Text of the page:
Lenin explained that, sometimes, you can take one step backwards in order to take two steps forward. Where the land is divided, it is done in order to win the confidence of the peasants who could only be convinced of the necessity of large-scale production in agriculture over a period of time and with their consent. The same applies to self-determination which allows oppressed nationalities to pass through the stage of realising their own demands, allowing them in practice to see the need to unify the productive forces on a bigger scale, thereby arriving at a voluntary confederation.
Only the CWI has had a consistent position on the national question, both in Britain and internationally. The Socialist Workers’ Party (SWP), for example, in the 1970s debate over devolution, declared: “If a referendum is eventually held in Scotland and Wales we abstain. This is not a position that means ducking the arguments… Our abstention will mark us out from the rest of the labour movement, retreating in fear before the new reformism, without aligning us with the unionist, British, nationalist camp”. (The National Question, September 1977) Like a leaky umbrella that does not work when it is unfolded, this policy was unceremoniously abandoned without explanation.
Problems of referendums
It is true that the form in which the struggle over independence was conducted was not ideal. Referendums are not the preferred weapon of the working class and its organisations. Dictatorships or undemocratic regimes often use referendums to bolster their position, presenting a simple choice: yes or no. The labour movement and particularly socialist forces are sometimes compelled to stand alongside of, and share platforms with, bourgeois or pro-bourgeois forces, with the political risk that they will not be able to get over their message and programme.
Referendums can also be a trap for genuine socialist forces if they do not clearly differentiate themselves politically, in terms of perspective and programme, in the course of the campaign from temporary nationalist ‘allies’. This does not necessarily involve directly attacking forces with which we are aligned. Sometimes, it is sufficient to just outline our case, which will bring out clearly to workers our differences with the nationalists. If we are skilful enough, audiences, particularly workers, will draw the right political conclusions. However, on other occasions it may be necessary to sharply differentiate ourselves in terms of programme and perspectives from, for instance, bourgeois or petit-bourgeois nationalists – the SNP in this referendum – and also from left nationalism.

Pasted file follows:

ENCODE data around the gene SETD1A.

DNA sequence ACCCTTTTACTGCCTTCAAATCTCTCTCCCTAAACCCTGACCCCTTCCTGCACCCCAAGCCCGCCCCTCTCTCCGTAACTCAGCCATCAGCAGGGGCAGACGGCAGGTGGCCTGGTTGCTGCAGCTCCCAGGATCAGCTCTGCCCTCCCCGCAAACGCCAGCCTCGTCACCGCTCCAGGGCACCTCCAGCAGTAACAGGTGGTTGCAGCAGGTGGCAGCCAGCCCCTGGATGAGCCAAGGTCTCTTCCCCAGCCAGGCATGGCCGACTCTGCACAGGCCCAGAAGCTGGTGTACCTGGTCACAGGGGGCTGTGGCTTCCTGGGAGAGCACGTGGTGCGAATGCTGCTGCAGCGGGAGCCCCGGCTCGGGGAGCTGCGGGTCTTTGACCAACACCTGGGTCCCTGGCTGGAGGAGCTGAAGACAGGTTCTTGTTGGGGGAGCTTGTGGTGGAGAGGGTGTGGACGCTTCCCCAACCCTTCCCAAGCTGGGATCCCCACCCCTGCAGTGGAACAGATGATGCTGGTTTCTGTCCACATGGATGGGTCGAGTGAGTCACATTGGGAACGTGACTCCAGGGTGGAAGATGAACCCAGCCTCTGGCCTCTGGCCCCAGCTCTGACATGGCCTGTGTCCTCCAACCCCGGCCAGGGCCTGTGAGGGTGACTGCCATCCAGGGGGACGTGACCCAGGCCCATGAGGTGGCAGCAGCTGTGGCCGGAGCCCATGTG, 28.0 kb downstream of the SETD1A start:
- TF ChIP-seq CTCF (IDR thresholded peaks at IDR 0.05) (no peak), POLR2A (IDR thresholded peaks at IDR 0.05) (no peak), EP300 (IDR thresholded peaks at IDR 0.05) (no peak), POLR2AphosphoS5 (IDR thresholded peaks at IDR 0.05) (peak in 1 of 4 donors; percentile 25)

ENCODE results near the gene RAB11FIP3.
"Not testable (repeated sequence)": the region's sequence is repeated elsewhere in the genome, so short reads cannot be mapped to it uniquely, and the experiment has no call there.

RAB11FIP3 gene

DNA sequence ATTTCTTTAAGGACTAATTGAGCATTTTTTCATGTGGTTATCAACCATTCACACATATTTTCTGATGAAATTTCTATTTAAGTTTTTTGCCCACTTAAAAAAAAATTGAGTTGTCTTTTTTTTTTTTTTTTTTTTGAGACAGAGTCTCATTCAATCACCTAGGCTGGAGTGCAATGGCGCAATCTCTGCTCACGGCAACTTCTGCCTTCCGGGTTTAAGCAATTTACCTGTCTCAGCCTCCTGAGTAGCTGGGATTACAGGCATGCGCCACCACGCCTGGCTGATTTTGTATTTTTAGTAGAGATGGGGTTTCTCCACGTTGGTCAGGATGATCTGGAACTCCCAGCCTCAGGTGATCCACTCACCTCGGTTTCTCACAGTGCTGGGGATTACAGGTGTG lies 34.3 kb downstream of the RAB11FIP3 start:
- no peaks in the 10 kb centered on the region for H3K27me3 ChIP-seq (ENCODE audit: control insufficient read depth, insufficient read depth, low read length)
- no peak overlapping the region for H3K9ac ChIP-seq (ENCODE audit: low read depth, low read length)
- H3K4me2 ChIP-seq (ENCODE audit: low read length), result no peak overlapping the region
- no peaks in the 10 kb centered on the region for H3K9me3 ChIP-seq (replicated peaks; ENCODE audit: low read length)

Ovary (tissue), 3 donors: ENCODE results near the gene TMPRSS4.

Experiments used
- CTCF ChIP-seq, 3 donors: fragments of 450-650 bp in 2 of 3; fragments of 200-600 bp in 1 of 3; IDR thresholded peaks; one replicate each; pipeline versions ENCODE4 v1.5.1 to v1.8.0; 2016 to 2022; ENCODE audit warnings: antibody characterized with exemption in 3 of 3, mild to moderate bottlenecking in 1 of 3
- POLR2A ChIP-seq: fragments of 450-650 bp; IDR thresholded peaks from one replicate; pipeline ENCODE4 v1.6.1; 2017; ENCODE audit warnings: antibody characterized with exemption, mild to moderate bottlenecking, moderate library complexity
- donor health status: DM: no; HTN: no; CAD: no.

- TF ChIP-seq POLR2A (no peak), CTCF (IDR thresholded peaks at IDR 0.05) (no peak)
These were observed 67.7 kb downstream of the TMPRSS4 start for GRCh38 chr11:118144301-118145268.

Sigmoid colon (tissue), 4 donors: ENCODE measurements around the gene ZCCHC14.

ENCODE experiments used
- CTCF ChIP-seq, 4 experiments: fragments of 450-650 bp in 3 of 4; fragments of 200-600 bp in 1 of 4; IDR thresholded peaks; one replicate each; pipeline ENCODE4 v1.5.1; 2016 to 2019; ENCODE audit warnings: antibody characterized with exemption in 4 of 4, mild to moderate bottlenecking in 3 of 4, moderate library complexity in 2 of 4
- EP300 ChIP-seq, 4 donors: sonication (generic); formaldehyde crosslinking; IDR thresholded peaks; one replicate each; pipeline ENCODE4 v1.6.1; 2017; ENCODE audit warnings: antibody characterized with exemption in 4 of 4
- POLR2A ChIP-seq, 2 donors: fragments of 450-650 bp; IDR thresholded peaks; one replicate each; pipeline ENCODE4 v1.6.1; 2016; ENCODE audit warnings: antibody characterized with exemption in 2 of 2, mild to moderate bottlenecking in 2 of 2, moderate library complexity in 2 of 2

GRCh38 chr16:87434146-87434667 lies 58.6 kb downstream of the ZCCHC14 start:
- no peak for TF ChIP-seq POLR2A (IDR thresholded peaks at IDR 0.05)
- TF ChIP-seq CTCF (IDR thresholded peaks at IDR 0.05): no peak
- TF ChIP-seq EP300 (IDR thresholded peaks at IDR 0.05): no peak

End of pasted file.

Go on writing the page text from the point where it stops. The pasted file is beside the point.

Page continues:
The forces of the CWI that participated in the Scottish referendum did not fall into the trap of bolstering the SNP. While energetically supporting the Yes campaign in general, the Socialist Party Scotland (SPS) collaborated in a splendid independent, working-class orientated and effective campaign, which drew in hundreds and thousands of enthusiastic Scottish workers alongside Tommy Sheridan and prominent SPS members. Even Rupert Murdoch, in a backhanded compliment, recognised this when he complained that too many “lefties” were prominent in the Yes campaign.
Moreover, our case was spelt out in some programmatic detail and contrasted with the false perspectives of those nationalists who painted a rosy future for Scotland on a capitalist basis. All the previous capitalist models that the SNP invoked in the past – Ireland, Iceland, and Scandinavia as a whole – are now clearly tarnished as a result of the devastating world economic crisis. The referendum showed a massive rejection of austerity, whether imposed from Westminster or Edinburgh. The demographic breakdown of voting patterns showed that it was the working class, particularly its most deprived and oppressed sections in the areas that voted Yes, in Glasgow, Dundee, West Dunbartonshire and North Lanarkshire, alongside the majority of the 16-17 year-olds, who massively opted for independence.
If ever there was an example of the kind of ‘nationalism’, reflecting the “outer shell of an immature Bolshevism”, about which Leon Trotsky spoke, it was in the solid working-class vote for Yes in this referendum. ‘Independence’ was organically linked in the minds of the masses with complete independence from those who imposed the poll tax in the past, the bedroom tax today, the persecution of the disabled and sick, etc.
This mood has not gone away. David Cameron, two weeks before the vote, believed he was facing defeat, which would in all probability seal his political fate. Even the Tories were baying for his blood. If Scotland had voted Yes, Cameron’s own party would have voted No to him! In the event, a massive scare campaign, crucially and massively helped by the intervention of the Labour leadership, particularly Gordon Brown – using up whatever political capital he still possessed – managed to corral the overwhelming majority of the middle-class and the ‘don’t knows’, into the No camp.
The ferocious No campaign in the last stages had an effect. Matthew d’Ancona wrote in the Sunday Telegraph: “Lord Ashcroft’s post-referendum polling shows that 19% of those who voted No made their decision to do so in the past month – a vindication of the frantic campaigning by the Unionist side in that period”.
However, this has created almost as many problems for the British ruling class as a Yes vote would have done. Cameron, the gambler that he is – ‘chancer’, according to the Sunday Telegraph – within hours of the result being announced, stated that he would ‘honour’ his promise to deliver more powers on tax and welfare to the Scottish parliament. But he added the twist that “new powers for the Scots should be balanced by new rights for the English”.
There was an implied threat that, if this was not agreed, then the ‘vow’ of devo-max for Scotland would be withdrawn. However, this would be “incendiary” in Scotland, as the retiring SNP leader, Alex Salmond, said. Cameron has no choice but to give concessions or he will face a bigger uprising than witnessed in the referendum. His proposal is clearly designed, with a general election months away, to appeal to English nationalism, with the added advantage, he believes, of outfoxing Ukip and, at the same time, wrong-footing Miliband and the Labour Party.